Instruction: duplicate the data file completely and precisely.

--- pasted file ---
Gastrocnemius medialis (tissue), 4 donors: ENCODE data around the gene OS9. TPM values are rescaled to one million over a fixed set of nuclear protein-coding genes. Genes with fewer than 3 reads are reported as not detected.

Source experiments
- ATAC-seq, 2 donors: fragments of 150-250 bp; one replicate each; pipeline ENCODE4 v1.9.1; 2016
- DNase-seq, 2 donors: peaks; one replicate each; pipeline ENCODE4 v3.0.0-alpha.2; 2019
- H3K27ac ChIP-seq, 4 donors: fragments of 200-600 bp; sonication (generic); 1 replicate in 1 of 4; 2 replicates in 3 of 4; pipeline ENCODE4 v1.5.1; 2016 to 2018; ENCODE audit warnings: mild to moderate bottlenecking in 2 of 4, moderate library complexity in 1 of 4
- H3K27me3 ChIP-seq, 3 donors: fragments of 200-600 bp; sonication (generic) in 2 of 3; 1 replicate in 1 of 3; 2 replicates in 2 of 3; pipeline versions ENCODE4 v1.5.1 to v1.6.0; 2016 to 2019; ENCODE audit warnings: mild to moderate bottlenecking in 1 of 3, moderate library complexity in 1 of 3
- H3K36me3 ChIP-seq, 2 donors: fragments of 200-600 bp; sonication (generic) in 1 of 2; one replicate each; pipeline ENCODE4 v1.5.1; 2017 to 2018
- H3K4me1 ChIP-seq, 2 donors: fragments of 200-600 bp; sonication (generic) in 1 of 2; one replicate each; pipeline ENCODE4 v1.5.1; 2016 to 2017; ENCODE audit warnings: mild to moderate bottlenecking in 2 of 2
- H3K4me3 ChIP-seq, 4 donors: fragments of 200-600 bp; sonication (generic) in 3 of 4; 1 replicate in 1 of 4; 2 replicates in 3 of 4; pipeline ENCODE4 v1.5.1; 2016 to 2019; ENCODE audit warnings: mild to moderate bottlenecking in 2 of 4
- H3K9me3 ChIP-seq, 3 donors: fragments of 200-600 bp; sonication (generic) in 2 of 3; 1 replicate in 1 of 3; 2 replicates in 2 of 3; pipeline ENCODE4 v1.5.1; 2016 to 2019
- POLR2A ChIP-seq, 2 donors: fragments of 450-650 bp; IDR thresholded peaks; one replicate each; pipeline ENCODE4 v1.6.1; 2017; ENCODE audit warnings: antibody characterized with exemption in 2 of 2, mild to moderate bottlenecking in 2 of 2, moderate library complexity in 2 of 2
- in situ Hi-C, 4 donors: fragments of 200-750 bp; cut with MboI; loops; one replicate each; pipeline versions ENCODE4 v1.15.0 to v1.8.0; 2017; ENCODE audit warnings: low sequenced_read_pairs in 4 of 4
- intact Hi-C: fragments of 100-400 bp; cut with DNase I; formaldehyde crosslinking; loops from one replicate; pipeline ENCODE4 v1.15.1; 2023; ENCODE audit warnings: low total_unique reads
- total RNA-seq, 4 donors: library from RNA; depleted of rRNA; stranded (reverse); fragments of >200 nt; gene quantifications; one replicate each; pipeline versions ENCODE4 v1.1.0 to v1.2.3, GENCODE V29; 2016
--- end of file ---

Gastrocnemius medialis (tissue), 4 donors: ENCODE data around the gene OS9. TPM values are rescaled to one million over a fixed set of nuclear protein-coding genes. Genes with fewer than 3 reads are reported as not detected.

Source experiments
- ATAC-seq, 2 donors: fragments of 150-250 bp; one replicate each; pipeline ENCODE4 v1.9.1; 2016
- DNase-seq, 2 donors: peaks; one replicate each; pipeline ENCODE4 v3.0.0-alpha.2; 2019
- H3K27ac ChIP-seq, 4 donors: fragments of 200-600 bp; sonication (generic); 1 replicate in 1 of 4; 2 replicates in 3 of 4; pipeline ENCODE4 v1.5.1; 2016 to 2018; ENCODE audit warnings: mild to moderate bottlenecking in 2 of 4, moderate library complexity in 1 of 4
- H3K27me3 ChIP-seq, 3 donors: fragments of 200-600 bp; sonication (generic) in 2 of 3; 1 replicate in 1 of 3; 2 replicates in 2 of 3; pipeline versions ENCODE4 v1.5.1 to v1.6.0; 2016 to 2019; ENCODE audit warnings: mild to moderate bottlenecking in 1 of 3, moderate library complexity in 1 of 3
- H3K36me3 ChIP-seq, 2 donors: fragments of 200-600 bp; sonication (generic) in 1 of 2; one replicate each; pipeline ENCODE4 v1.5.1; 2017 to 2018
- H3K4me1 ChIP-seq, 2 donors: fragments of 200-600 bp; sonication (generic) in 1 of 2; one replicate each; pipeline ENCODE4 v1.5.1; 2016 to 2017; ENCODE audit warnings: mild to moderate bottlenecking in 2 of 2
- H3K4me3 ChIP-seq, 4 donors: fragments of 200-600 bp; sonication (generic) in 3 of 4; 1 replicate in 1 of 4; 2 replicates in 3 of 4; pipeline ENCODE4 v1.5.1; 2016 to 2019; ENCODE audit warnings: mild to moderate bottlenecking in 2 of 4
- H3K9me3 ChIP-seq, 3 donors: fragments of 200-600 bp; sonication (generic) in 2 of 3; 1 replicate in 1 of 3; 2 replicates in 2 of 3; pipeline ENCODE4 v1.5.1; 2016 to 2019
- POLR2A ChIP-seq, 2 donors: fragments of 450-650 bp; IDR thresholded peaks; one replicate each; pipeline ENCODE4 v1.6.1; 2017; ENCODE audit warnings: antibody characterized with exemption in 2 of 2, mild to moderate bottlenecking in 2 of 2, moderate library complexity in 2 of 2
- in situ Hi-C, 4 donors: fragments of 200-750 bp; cut with MboI; loops; one replicate each; pipeline versions ENCODE4 v1.15.0 to v1.8.0; 2017; ENCODE audit warnings: low sequenced_read_pairs in 4 of 4
- intact Hi-C: fragments of 100-400 bp; cut with DNase I; formaldehyde crosslinking; loops from one replicate; pipeline ENCODE4 v1.15.1; 2023; ENCODE audit warnings: low total_unique reads
- total RNA-seq, 4 donors: library from RNA; depleted of rRNA; stranded (reverse); fragments of >200 nt; gene quantifications; one replicate each; pipeline versions ENCODE4 v1.1.0 to v1.2.3, GENCODE V29; 2016